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Villa Loretto was large, self-contained institutional building in Peekskill, New York that served as housing and a treatment facility for delinquent girls run by the Roman Catholic Sisters of the Good Shepherd. The treatment of “wayward” girls took the form of vocational training, the arts, and conventional education. Villa Loretto was operational from 1928 until June of 1975 when it was closed due to a change of philosophy which replaced large institutions with smaller facilities that fostered community. Today, this Colonial Revival building functions as a condo complex containing 183 units and was a part of a project implemented in the 1980s by Mayor George E. Pataki to provide housing for middle income families.[1]

Villa Loretto prior to its 1925 expansion.

Villa Loretto prior to its 1925 expansion.

The Sisters of the Good Shepherd is a Catholic religious order that was founded in 1835 by Mary Euphrasia Pelletier in France. Their name and mission originates from the parable of the Good Shepard in which they seek out the societal pariahs and try to help them reorient their paths. They developws pioneering programs that stressed education and guidance over condemnation and punishment.[2]The Sisters of the Good Shepherd’s outlook on correction was praised by Theodore Roosevelt when he was the commissioner of the NYPD and Mount Florence and later Villa Loretto, was where teenagers were sent by order of the court system of the City.[3]

            In 1874, The Sisters of the Good Shepherd purchased an estate Mount Florence which served as a convent for sick nuns. Overtime, the convent developed into a residence and school for girls from 12-16 who were considered delinquent.[4]As the school grew, the Sisters purchased the property next to Mount Florence. This additional property would be where Villa Loretto would be erected. In 1925, Villa Loretto was finished following the design of architect Frank J. Murphy. Murphy’s design of the school is in the Colonial Revival style however, on a grander scale. The building is a four story, H-shaped building that overlooks the Hudson Valley. While the residents lacked individual privacy, the furnishing in the dormitory was homelike in order to soften the institutional atmosphere.[5]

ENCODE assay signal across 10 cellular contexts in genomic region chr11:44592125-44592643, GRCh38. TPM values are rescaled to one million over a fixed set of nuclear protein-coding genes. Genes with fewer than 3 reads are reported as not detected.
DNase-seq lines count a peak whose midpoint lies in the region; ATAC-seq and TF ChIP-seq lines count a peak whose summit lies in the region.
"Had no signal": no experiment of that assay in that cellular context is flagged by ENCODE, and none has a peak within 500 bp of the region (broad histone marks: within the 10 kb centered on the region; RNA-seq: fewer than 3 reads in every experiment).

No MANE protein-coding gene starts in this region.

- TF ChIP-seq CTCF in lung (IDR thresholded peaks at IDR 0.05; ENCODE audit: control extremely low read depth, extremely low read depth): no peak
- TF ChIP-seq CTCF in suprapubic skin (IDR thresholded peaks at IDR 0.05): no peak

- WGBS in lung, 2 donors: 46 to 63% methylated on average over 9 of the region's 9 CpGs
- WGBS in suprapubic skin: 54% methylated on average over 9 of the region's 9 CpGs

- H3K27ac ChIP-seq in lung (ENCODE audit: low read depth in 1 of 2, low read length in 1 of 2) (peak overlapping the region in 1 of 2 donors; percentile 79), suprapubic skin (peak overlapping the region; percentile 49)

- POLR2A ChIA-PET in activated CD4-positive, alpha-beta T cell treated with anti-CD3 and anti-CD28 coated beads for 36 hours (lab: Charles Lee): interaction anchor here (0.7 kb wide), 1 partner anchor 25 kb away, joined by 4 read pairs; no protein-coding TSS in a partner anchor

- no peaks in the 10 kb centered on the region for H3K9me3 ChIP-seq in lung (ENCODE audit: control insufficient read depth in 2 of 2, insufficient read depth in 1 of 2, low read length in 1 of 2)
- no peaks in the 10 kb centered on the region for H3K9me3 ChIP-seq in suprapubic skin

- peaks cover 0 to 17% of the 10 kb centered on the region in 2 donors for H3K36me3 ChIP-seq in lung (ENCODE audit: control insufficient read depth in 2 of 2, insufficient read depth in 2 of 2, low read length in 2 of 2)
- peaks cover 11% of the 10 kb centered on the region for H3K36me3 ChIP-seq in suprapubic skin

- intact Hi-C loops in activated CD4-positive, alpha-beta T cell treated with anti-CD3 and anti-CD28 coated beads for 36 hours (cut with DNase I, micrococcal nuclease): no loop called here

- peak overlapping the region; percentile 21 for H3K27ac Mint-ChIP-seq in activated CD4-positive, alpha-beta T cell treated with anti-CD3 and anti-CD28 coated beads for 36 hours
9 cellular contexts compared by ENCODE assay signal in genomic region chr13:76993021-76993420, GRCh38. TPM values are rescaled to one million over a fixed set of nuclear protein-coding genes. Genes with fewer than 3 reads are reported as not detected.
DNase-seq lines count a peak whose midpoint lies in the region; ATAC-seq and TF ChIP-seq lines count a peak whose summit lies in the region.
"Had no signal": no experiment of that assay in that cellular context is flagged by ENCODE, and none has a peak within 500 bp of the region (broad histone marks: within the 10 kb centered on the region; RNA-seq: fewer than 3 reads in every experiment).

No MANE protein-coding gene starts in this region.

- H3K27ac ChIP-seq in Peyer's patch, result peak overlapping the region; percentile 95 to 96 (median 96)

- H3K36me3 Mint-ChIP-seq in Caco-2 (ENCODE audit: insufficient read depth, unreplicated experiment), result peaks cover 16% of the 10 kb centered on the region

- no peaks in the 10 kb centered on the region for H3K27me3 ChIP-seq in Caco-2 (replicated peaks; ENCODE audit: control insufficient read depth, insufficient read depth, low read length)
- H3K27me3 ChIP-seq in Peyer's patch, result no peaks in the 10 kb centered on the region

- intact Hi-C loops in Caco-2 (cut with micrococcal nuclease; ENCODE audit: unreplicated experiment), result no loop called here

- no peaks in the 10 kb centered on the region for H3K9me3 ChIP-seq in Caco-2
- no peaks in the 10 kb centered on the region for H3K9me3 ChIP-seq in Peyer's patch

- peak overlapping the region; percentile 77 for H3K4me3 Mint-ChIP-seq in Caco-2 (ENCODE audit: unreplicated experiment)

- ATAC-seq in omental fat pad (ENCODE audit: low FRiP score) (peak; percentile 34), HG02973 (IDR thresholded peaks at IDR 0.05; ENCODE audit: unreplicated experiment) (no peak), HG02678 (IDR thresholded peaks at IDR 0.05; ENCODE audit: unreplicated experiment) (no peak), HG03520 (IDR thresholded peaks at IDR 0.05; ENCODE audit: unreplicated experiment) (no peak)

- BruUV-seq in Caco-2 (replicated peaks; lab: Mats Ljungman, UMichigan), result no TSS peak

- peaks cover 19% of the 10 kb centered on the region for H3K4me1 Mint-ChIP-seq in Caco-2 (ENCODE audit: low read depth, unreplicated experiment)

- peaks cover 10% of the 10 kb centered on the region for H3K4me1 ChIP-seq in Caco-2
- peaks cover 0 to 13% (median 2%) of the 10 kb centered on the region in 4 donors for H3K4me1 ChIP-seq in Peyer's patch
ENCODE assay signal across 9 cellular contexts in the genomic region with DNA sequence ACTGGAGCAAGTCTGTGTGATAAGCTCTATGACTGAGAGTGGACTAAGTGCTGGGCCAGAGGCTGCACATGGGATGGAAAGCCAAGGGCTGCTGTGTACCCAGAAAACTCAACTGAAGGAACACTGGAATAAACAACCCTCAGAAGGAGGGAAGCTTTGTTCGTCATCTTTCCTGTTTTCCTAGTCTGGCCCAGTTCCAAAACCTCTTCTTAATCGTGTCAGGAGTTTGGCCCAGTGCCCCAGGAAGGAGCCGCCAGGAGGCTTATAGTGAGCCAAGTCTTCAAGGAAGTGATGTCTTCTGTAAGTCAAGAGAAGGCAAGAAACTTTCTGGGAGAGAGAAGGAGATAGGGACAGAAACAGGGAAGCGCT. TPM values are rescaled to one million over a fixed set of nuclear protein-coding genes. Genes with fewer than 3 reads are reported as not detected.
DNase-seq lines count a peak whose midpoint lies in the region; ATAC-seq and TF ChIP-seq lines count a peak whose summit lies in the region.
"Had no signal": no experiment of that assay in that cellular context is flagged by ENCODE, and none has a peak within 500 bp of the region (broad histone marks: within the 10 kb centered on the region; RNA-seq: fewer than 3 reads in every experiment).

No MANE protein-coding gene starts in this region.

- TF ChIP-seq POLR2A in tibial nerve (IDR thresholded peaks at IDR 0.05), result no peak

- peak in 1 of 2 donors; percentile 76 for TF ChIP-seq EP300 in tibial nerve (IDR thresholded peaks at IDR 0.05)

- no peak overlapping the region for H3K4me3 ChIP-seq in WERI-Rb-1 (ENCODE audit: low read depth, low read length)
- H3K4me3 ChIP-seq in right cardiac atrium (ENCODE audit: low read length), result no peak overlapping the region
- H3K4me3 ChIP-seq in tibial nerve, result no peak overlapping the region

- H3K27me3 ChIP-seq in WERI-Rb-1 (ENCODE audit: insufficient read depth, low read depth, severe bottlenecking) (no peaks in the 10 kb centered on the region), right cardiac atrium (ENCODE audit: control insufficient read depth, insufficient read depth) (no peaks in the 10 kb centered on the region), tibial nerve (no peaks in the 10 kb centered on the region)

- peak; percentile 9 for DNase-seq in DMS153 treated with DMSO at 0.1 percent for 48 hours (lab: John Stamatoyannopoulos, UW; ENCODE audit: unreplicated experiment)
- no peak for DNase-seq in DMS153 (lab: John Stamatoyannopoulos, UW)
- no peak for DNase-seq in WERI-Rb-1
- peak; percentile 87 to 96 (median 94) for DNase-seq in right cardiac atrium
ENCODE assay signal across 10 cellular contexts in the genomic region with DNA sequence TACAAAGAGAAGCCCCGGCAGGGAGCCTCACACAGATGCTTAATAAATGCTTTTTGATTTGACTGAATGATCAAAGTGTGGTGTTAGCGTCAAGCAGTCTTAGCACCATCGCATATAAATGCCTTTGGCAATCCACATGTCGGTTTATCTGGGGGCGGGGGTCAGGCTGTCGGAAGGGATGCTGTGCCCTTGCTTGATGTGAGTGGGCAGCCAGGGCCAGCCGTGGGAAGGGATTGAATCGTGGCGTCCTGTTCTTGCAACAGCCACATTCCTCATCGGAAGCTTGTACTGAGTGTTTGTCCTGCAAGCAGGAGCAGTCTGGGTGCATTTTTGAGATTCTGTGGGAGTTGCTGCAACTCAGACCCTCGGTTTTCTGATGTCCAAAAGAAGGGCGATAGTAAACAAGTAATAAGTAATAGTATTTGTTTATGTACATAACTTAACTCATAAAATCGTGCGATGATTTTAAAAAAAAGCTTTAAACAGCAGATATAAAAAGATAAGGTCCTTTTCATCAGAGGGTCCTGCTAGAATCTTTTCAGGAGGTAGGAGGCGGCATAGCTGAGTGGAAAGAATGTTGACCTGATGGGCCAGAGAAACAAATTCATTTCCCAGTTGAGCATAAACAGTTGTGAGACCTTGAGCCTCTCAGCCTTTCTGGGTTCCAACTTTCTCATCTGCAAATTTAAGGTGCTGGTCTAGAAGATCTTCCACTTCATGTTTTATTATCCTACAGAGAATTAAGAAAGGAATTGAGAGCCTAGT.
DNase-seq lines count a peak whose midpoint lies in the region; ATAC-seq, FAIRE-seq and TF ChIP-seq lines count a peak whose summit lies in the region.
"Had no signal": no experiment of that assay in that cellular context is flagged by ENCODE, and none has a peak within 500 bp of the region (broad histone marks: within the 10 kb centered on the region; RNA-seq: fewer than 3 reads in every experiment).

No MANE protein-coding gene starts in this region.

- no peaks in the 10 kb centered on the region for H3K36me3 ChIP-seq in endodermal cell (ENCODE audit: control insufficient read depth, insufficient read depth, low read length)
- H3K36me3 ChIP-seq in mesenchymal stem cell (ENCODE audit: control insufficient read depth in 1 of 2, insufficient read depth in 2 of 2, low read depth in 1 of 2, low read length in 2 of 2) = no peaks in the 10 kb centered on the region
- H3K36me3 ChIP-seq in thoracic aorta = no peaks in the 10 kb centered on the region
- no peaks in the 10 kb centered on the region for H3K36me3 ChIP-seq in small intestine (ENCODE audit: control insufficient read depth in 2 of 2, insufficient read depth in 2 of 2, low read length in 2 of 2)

Referrals to the Villa Loretto were by both public and from private agencies. With increasing referrals, admissions requirements were edited to exclude women with an IQ of below 74, violent behavior, or women with psychosis.[6]The goal of this was to admit only those who could benefit from the Sister’s program—a change from their initial policy in which they would care for all. There were other programs available for those who were developmentally delayed, disabled, and/or ill. The school's goal was to aid disadvantaged women and integrating them into society.[7]Overtime, large institutions such as the Villa Loretto began to fall out of favor in the United States. In June of 1975, the school closed down. In 1980, the building was converted into middle income apartments.The building was added to the national registry in 1989. 

[1] Rachelle Garbarine, “Peekskill Condo Project in Final Stage of Revival”, The New York Times, published December 27, 1996, accessed July 16, 2020. 

[2] Gray Williams, “Picturing Our Past: National Register Sites in Westchester County” (Elmsford, New York: Westchester County Historical Society, 2003), 457. 

[3] Katherine E. Conway, In the Footprints of the Good Shepherd: New York, 1857-1907(Boston: Stanbope Press, 1907), 197, accessed by Internet Archive, uploaded June 22, 2006, accessed July 16, 2020. 

[4] Williams, 457. 

[5] Ibid. 

[6] Margaret Regensburg, “The Religious Sisters Of The Good Shepherd And The Professionalization Of Social Work” (Ph.D diss., Stony Brook University, December 2007), 102.

[7] Regensburg, 77.

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